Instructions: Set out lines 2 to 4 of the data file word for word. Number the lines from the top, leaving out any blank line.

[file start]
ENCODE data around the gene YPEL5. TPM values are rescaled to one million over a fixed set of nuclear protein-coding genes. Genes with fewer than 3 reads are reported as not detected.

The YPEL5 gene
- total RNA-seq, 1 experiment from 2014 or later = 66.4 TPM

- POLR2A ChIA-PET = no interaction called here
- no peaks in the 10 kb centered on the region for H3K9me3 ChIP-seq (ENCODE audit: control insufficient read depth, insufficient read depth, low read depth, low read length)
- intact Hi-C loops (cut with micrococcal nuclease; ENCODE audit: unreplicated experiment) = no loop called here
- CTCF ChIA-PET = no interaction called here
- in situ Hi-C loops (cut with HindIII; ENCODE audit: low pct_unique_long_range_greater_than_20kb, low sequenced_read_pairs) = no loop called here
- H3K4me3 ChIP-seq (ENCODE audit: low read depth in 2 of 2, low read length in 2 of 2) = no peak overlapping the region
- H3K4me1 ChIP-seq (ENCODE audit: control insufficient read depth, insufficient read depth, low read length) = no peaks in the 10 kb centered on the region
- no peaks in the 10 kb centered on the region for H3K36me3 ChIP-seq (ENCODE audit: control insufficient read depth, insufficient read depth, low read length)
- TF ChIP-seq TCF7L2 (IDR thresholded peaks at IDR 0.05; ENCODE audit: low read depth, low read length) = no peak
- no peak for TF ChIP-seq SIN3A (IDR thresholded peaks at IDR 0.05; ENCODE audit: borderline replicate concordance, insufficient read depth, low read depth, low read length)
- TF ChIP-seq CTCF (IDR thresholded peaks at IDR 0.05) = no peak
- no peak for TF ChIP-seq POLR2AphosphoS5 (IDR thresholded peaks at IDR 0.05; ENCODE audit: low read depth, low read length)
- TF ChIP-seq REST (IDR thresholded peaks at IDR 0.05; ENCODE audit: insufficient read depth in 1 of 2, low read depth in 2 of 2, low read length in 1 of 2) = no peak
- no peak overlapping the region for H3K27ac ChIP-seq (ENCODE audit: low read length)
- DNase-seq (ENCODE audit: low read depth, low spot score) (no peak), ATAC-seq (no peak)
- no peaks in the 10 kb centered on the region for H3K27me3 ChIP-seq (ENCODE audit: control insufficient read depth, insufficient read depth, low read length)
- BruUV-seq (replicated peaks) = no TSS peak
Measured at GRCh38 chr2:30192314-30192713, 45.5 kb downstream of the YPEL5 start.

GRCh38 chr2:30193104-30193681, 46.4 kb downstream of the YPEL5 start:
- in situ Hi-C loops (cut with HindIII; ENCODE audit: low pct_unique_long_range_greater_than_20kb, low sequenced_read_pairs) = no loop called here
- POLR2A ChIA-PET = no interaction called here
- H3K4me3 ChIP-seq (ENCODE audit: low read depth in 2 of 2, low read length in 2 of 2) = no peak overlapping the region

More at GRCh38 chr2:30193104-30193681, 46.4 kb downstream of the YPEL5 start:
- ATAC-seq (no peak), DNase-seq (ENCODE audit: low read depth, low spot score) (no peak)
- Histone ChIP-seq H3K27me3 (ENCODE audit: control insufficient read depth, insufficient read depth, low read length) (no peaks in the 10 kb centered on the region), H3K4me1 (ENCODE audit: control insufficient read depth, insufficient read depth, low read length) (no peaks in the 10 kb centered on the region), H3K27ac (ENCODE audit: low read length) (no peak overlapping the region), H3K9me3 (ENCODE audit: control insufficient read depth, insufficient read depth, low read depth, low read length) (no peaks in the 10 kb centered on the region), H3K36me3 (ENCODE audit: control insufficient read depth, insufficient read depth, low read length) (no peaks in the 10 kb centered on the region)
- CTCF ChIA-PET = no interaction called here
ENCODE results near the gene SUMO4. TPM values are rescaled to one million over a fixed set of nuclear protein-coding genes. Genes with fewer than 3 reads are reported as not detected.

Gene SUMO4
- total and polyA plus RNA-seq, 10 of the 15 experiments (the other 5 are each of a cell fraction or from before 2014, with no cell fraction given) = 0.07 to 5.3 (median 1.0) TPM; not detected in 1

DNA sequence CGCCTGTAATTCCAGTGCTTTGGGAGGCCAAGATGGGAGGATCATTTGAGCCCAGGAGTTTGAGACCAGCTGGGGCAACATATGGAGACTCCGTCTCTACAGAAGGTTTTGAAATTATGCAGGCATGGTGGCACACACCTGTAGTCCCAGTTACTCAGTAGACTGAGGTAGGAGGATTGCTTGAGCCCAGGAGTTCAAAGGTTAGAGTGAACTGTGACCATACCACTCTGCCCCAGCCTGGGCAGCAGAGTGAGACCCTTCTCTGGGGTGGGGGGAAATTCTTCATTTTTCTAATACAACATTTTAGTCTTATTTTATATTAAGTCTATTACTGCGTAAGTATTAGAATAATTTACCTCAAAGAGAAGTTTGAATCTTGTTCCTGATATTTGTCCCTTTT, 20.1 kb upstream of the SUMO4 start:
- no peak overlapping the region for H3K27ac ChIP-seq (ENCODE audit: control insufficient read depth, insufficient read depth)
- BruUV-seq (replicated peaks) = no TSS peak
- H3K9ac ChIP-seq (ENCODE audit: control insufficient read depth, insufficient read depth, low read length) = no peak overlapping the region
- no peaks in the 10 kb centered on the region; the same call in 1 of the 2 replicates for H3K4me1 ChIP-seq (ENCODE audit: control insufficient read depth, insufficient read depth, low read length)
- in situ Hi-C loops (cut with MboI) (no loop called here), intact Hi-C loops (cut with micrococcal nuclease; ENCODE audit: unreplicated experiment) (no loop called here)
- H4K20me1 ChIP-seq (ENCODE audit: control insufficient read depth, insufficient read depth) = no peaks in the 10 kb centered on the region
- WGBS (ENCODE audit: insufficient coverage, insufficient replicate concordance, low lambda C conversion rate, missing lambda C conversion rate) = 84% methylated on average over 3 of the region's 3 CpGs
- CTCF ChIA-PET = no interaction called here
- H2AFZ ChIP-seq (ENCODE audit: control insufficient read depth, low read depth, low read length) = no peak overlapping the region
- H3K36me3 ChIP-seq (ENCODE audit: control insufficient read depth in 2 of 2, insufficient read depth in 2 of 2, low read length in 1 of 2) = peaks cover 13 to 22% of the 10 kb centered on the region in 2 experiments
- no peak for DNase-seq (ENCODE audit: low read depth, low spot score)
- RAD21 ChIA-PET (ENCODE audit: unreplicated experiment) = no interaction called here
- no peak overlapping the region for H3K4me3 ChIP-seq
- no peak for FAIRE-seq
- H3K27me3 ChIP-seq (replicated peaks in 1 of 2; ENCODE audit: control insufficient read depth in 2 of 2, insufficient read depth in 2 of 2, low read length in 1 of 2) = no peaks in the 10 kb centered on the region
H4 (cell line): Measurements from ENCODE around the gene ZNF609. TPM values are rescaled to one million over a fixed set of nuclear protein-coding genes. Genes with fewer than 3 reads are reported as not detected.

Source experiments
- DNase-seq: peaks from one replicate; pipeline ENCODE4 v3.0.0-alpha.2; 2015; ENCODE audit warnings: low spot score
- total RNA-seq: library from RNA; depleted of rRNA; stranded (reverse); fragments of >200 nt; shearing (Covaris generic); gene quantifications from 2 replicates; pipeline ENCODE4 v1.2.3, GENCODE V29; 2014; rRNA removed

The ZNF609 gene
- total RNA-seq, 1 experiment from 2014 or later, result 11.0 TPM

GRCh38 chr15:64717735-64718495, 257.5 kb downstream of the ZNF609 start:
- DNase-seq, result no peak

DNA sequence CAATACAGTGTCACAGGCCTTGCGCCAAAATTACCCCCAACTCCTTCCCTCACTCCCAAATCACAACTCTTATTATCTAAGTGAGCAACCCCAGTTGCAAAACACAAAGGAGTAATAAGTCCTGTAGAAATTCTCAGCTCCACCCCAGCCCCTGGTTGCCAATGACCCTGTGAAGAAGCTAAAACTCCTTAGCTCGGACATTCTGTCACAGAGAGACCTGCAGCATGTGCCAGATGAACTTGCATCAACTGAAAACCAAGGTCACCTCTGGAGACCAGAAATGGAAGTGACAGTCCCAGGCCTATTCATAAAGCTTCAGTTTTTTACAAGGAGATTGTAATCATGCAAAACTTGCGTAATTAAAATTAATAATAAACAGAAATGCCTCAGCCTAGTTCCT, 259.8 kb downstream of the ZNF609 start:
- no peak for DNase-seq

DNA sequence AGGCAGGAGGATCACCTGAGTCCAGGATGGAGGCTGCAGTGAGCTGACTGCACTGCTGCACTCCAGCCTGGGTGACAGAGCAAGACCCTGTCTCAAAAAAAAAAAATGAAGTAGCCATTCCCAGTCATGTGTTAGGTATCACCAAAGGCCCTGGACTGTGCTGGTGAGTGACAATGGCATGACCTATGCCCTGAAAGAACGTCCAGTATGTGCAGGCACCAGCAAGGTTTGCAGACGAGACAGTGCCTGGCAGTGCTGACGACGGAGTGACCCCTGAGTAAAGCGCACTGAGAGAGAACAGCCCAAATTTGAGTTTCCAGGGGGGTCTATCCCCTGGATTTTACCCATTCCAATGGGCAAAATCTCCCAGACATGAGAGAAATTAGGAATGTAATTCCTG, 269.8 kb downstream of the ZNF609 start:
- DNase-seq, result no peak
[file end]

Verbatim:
The YPEL5 gene
- total RNA-seq, 1 experiment from 2014 or later = 66.4 TPM

- POLR2A ChIA-PET = no interaction called here